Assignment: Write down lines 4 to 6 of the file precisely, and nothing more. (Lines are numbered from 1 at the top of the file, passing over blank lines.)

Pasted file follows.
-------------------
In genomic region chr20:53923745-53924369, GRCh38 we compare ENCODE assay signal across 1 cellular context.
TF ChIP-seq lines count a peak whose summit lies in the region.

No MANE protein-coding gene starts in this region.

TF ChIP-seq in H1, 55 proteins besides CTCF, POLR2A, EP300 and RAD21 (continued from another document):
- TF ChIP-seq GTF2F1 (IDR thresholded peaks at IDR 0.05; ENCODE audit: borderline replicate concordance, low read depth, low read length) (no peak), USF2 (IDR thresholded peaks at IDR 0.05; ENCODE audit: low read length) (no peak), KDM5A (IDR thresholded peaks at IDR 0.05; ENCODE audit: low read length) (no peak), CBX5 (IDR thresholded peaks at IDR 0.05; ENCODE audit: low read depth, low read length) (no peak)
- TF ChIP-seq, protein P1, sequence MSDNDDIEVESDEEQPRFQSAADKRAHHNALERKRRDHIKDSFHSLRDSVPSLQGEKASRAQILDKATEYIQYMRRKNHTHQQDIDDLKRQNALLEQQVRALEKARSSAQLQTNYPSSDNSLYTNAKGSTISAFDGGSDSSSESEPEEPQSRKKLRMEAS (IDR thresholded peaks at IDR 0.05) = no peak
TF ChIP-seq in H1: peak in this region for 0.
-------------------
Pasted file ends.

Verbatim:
TF ChIP-seq in H1, 55 proteins besides CTCF, POLR2A, EP300 and RAD21 (continued from another document):
- TF ChIP-seq GTF2F1 (IDR thresholded peaks at IDR 0.05; ENCODE audit: borderline replicate concordance, low read depth, low read length) (no peak), USF2 (IDR thresholded peaks at IDR 0.05; ENCODE audit: low read length) (no peak), KDM5A (IDR thresholded peaks at IDR 0.05; ENCODE audit: low read length) (no peak), CBX5 (IDR thresholded peaks at IDR 0.05; ENCODE audit: low read depth, low read length) (no peak)
- TF ChIP-seq, protein P1, sequence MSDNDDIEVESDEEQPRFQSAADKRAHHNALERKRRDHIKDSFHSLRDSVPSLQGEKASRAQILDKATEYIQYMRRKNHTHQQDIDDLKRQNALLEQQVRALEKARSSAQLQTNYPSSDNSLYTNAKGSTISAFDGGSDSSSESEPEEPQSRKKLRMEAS (IDR thresholded peaks at IDR 0.05) = no peak